Not being entirely naive, I do understand that this kind of scurrilous deal-making has been a part of our political and electoral landscape since our second MMP election - hence my headline. But we do come back to a plain and basic truth that my old Granny taught me when I was a wee tacker: the fact that everyone does a thing doesn't make that thing right. To take Paul Goldsmith from the Epsom ballot in order to manipulate the result will be to take choice from the Epsom voters. There are undoubtedly a number (yes, 3 is a number) of Epsom voters who don't want Banks to be their local representative to Parliament, but who can also not bring themselves to vote Labour, Green, Mana, Maori, or (heaven forbid) United Ennui. If Goldsmith is removed from the ballot these people will be disenfranchised. Yes, Goldsmith will probably get to Parliament anyway, because he's high on National's list - but that is beside the point.
Meanwhile, Labour's campaign has, in many ways, proven the wisdom and courage of the decision to keep the Labour billboards local, and keep Phil Goof's (typo intentional) face off the posters. I don't actually believe billboard campaigns make much difference. You can't say anything of lasting value on them. To condense a heavyweight policy down to a five word slogan does nothing to inform anyone - although I'd be happy to be disabused. Perhaps they are very effective on voters who can't read, and who get their political news off a once-daily 2 minute news broadcast on The Rock or Hauraki.
I am getting depressed by Goof, though. I think the man is intellectually honest, but I'd like to see some real outrage in the face of the constant stream of half-truths and evasions from Jonkey and his band of lickspittles. Yes, he called the PM a liar. No equivation: he told the Jonkey to his face that he was a liar. He got a wet and warm Jonkey Donkey smile in response. I swear I could hear Women Of A Certain Age from as far afield as Gore going "Aaaaaw, isn't he lovely?" as they clutched their heaving bosoms. Goof has got to stand up in the debates and show where and how National has deceived us all over the past three years. He has got to let loose the dogs of war and show us how National is so far in bed with the Corporations that they can take it all orifices and still keep a smile going.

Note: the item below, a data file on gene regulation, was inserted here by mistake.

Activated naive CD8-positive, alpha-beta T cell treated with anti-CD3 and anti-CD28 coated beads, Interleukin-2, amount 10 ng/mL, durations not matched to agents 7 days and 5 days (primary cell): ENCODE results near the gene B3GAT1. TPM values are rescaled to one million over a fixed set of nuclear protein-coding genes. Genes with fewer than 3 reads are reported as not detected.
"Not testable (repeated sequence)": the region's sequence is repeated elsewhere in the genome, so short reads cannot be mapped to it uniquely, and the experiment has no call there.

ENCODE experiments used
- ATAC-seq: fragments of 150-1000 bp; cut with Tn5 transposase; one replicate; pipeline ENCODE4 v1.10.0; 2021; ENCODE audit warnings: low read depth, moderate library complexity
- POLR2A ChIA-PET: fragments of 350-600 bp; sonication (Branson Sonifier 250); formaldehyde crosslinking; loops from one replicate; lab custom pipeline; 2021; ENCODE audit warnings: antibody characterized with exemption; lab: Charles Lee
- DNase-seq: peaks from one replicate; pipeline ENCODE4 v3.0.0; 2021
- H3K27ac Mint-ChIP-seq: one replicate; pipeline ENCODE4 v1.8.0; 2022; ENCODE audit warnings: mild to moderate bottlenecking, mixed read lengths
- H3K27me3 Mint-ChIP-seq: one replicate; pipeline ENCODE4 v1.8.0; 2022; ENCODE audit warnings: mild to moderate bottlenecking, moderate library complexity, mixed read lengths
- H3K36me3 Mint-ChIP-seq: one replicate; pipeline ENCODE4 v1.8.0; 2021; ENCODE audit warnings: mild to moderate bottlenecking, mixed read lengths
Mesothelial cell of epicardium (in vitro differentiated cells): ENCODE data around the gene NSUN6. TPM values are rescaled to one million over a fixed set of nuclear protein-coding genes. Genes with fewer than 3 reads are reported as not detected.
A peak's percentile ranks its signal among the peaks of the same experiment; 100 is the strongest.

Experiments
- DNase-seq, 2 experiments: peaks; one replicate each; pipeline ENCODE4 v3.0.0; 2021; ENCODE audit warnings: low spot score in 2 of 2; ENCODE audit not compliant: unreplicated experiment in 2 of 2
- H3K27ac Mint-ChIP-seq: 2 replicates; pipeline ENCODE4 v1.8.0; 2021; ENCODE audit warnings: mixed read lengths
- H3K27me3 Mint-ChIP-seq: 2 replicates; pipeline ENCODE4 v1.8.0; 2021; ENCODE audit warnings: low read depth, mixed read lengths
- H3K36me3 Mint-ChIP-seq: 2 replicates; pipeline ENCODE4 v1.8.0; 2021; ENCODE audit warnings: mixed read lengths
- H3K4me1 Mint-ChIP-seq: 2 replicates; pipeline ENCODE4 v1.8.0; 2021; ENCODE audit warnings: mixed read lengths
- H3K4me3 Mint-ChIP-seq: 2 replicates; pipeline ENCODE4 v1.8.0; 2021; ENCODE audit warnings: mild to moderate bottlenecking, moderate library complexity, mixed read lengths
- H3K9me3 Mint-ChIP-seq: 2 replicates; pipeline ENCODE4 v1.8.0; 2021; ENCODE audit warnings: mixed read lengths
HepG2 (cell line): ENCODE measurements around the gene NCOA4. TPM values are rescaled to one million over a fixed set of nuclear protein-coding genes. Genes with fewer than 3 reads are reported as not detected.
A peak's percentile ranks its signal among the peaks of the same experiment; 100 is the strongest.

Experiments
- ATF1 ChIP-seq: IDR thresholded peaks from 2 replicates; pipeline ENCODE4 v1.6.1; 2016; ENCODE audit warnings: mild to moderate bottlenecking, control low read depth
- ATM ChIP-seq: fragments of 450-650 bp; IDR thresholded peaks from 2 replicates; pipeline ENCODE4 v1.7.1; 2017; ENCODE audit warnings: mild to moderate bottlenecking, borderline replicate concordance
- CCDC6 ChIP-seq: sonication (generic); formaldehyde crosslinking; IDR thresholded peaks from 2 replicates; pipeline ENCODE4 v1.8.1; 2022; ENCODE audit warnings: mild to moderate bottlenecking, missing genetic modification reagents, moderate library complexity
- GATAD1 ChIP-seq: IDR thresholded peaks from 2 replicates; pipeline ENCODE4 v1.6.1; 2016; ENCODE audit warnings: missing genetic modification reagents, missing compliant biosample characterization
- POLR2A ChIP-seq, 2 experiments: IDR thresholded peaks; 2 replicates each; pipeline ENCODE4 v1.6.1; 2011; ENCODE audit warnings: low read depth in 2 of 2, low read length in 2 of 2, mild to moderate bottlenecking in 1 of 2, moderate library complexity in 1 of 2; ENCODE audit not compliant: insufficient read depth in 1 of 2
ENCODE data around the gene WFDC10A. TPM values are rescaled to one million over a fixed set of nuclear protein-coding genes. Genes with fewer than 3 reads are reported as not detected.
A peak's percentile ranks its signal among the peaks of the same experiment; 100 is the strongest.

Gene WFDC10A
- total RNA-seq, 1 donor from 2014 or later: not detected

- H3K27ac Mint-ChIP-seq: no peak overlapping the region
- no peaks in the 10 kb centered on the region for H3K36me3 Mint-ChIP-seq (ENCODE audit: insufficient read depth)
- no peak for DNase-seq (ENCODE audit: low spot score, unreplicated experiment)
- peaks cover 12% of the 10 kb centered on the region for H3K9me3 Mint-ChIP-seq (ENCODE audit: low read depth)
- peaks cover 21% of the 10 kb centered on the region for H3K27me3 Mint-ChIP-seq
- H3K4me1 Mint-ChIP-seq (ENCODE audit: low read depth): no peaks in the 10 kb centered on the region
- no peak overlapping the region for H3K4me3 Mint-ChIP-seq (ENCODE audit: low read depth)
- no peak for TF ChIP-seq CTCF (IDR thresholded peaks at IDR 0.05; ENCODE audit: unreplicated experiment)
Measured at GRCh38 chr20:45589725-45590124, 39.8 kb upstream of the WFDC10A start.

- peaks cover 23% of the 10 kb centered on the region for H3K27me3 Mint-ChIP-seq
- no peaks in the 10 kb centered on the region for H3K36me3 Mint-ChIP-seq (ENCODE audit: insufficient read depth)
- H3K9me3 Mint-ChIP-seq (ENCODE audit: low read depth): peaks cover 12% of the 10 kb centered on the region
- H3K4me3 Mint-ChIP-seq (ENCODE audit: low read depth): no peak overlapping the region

Labour's policy of extending the superannuation qualification age is right on the button. I do wonder why they couldn't have introduced it three years ago, though - oh, wait: it was politically dangerous. Well, Labour was toast three years ago, they're toast now, so where's the difference?
The Greens are going to be Labour's saviours. unlike the other parties (all of them) Green are at least honest. They call a spade a bloody spade. They're revealed the only somewhat revolutionary policy idea
so far - that of having a publicly owned organisation set up for people to invest their Kiwisavers through. It has the potential of saving up to 50% of all fees, giving ordinary NZers up to an extra $150,000 in their bank accounts at the end of their working lives. Mind you - even with the Greens, Labour won't get in. Notunless Goof actually does stand up and actually start shouting. Stop being so bloody nice, Phil!
National, of course, will hate Green's idea: anything that takes money out of their corporate masters' pockets and puts it into the hands of the workers will be seen as a Bad Idea, and consigned to the depths.
With a lovely smile, of course, as Jonkey Donkey 'splains that it's undemercritic, and that the markets must set the levels, and oh, pshaw.
Reading: I'm on a Len Deighton spree. Reading Hook, with Line, and Sinker waiting. But i also have the latest bernard Cornwell arrived from the Book Depository! What's a man to do?
Listening to: The Windy City Strugglers, "Snow On The Desert Road'. marvellous.

Wednesday, October 26, 2011

I'm back.

And I'm as mad as hell.
I'm mad because I'm unemployed, and I don't like it one little bit.
I'm mad because frate's fickle finger has firmly forced its way right up New Zealand's fundamental orifice for the fourth time in 18 months, and I deon't like that one little bit.
I'm made because our incompetent media is fawning over our Prime Minister, the Donkey Jonkey, as though he was the heaven-sent boy - and I don't like that one little bit, either.

In the past four years this tiny nation has endured a series of blows that would have floored Muhammed Ali. There's been the rocketing right hook of the recession: a punch that sent us reeling onto the ropes. It was no shock to those who questioned the wisdom of the West's ferociously greedy scramble toward unsustainable and unreasonable corporate growth and profit, but it has still not affected those who caused it. There was the combination hit of two massive earthquakes, bam-bam, right-left, that killed dozens and tore the heart from one of our most gracious cities. Fate's left jab caught us on the point of the jaw when a ship's master exercised his right to stupidity by driving his heavily-laden container vessel onto a tiny reef, causing an oil spillage that shat poison onto our beaches. And even while we're still cleaning up that near-disaster, we've been hit by a massive uppercut as an ill-maintained gas pipeline ruptured, sending god knows how many tonnes of  "natural" gas into the atmosphere, and closing down half the nation's industries and businesses.